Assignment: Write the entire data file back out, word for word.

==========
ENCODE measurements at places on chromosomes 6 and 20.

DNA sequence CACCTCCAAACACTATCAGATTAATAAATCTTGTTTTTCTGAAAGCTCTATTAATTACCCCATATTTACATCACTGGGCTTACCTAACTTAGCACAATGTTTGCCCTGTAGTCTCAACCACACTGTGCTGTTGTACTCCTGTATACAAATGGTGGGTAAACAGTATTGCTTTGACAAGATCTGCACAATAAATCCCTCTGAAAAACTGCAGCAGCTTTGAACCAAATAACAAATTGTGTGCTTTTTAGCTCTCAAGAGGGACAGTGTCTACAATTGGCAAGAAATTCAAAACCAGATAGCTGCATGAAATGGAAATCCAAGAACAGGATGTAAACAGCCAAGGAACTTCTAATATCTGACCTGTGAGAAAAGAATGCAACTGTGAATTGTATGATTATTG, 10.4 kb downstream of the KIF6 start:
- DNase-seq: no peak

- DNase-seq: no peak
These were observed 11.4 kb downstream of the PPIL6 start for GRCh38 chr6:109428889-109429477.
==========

ENCODE measurements at places on chromosomes 6 and 20.

DNA sequence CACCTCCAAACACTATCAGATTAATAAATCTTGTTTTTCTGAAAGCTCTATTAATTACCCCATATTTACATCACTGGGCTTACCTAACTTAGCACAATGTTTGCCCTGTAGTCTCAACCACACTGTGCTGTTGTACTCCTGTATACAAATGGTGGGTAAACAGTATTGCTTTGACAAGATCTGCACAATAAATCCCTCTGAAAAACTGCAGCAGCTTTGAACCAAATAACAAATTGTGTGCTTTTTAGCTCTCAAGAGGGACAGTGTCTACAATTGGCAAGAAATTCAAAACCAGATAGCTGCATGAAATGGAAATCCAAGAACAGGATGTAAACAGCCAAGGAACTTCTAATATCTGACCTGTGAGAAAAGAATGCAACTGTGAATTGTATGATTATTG, 10.4 kb downstream of the KIF6 start:
- DNase-seq: no peak

- DNase-seq: no peak
These were observed 11.4 kb downstream of the PPIL6 start for GRCh38 chr6:109428889-109429477.